Long rooted carrots should be planted in the garden with soil dug over at least 30cm deep and are designated as your main crop. Short rooted, globe varieties or baby varieties can be grown in pots that are at least 20cm deep and will supply carrots earlier than the main crop.

Carrots in my garden takes 3 months to set a decent sized root, now I do not think that this would be the same for other garden (even Zone 7 gardens) as I have Savannah soil – which is the most challenging soil to grow crops in and is very poor in nutrients, especially potassium. Potassium is essential for carrot root set. My first carrots looked like bottle-brushes with a lot of fine roots that resembled hairs and nearly no tap-root, due to the lack of potassium in the soil. So I always add extra potassium (potash) to my garden in a for-nightly (summer) to monthly (winter) basis. The carrots can be fertilised during their growing stage every second week, but once the roots have set, do not fertilise, as this will create split roots. Potash can be added regardless of root set – which makes for really useful stuff!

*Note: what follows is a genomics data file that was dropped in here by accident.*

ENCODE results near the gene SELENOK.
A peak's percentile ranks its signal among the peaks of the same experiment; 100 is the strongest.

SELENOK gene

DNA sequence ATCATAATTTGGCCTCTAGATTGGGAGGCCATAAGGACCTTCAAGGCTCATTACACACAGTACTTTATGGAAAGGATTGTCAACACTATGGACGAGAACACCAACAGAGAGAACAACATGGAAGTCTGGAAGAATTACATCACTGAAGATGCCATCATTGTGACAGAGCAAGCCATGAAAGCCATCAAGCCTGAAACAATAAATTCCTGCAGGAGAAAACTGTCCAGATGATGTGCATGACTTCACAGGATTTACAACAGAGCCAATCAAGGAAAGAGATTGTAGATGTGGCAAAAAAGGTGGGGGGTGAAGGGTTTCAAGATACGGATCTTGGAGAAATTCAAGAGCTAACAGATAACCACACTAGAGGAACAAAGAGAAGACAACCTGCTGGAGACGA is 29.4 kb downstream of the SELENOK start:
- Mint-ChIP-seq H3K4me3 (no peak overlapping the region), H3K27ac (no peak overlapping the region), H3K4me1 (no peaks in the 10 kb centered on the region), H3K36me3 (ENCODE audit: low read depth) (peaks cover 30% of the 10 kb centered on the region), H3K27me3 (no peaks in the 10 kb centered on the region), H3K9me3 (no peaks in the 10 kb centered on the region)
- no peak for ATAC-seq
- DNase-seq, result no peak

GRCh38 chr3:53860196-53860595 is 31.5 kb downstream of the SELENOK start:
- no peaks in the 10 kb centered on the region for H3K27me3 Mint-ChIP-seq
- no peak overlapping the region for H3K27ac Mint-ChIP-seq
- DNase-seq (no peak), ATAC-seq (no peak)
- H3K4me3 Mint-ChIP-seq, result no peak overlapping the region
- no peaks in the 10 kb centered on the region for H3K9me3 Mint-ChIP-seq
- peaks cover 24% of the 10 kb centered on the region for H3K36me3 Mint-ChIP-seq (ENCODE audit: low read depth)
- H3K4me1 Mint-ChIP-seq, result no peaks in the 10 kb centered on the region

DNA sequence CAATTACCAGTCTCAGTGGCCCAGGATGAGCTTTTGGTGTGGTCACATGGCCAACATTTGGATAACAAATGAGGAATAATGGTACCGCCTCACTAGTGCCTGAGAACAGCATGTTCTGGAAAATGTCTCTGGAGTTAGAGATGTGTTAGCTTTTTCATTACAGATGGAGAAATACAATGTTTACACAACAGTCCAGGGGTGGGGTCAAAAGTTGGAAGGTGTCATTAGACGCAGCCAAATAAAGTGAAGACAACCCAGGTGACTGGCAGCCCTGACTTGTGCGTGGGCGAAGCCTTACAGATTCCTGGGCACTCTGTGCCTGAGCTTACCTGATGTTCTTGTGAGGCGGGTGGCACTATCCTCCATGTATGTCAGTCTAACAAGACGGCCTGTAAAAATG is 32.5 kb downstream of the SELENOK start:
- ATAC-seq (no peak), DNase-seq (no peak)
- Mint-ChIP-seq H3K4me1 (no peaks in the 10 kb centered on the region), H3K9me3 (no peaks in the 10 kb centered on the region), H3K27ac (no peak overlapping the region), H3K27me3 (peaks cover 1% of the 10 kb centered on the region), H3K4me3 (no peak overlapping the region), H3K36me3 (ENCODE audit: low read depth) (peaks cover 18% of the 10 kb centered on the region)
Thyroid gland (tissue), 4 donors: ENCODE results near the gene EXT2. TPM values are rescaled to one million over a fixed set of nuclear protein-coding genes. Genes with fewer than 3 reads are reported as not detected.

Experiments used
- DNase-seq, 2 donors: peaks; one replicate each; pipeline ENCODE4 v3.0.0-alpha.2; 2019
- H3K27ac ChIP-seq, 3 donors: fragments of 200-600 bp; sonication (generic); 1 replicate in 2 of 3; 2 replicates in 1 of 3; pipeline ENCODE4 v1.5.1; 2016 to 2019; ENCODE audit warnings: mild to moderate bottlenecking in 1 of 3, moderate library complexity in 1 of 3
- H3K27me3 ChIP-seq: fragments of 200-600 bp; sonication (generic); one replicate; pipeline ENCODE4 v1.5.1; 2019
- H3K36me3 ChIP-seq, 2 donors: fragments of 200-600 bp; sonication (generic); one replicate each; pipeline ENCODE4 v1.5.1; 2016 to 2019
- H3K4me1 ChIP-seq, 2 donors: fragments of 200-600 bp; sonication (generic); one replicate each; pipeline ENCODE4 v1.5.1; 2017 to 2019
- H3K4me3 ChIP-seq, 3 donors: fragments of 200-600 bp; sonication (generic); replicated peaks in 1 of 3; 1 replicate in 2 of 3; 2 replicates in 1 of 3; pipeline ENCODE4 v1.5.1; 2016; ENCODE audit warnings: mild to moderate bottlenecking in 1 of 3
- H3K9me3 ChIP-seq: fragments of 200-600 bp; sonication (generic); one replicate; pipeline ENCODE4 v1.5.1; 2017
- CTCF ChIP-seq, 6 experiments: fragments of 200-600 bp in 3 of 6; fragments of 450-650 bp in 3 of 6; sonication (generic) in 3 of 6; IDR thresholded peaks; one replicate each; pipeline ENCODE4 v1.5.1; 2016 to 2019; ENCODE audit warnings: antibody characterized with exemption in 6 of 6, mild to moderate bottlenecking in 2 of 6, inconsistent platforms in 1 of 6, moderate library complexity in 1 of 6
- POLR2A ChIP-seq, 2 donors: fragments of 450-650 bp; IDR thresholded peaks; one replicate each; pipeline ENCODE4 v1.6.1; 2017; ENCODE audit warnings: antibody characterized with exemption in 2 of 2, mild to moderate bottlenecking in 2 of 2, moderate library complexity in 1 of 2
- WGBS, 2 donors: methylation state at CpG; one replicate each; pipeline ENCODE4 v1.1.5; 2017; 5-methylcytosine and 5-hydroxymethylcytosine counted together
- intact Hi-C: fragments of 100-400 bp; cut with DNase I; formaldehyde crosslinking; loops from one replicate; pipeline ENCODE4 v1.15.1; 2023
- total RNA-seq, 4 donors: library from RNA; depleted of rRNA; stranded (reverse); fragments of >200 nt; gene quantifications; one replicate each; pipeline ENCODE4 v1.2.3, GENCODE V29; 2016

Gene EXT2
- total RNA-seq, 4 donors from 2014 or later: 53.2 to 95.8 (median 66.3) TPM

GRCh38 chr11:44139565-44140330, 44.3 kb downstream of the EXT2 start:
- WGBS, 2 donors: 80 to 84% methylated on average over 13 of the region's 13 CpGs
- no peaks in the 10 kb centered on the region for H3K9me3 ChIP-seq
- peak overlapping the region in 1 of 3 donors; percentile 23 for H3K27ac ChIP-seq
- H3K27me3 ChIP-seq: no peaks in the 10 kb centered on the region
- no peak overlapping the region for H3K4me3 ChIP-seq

Daucus carota
Succession Planting

Now, I have not come across any resource that explains how to stagger your root crops. So I use the square-foot gardening principles and adjusted it a bit to limit mono-cropping and replacing quantity with quality.

So, plant 9 carrots in a square-foot (about 30cm x 30cm square). Traditionally this would be 16 carrots for square-foot gardening purposes, but this creates a haven for pests, due to the large amount foliage that shelters aphids and whiteflies. So if your carrots have problems with aphids and whitefly, try not to crowd them too much and/or try my enviro-friendly sprays, see Pest Control. 16 carrots crowd one-another in terms of physical soil space as well and become a heavy burden on soil nutrients.

Before you sow the seeds, first lay out your squares with twine or rocks. Dig into the squares 30-40cm and add kitchen waste, potassium and fertiliser, the benefits of this is explained under my Composting section. Now de-clump and de-rock the soil before returning it to the square. Plant 9 carrots, evenly spaced and they’ll pop-up in about 2-3 weeks. Plant a square of carrots every two weeks to have a succession of carrots throughout the year and alternate every carrot square with a beetroot square (or similar globe root) as this minimises mono-cropping as mono-cropping also encourages pest accumulation.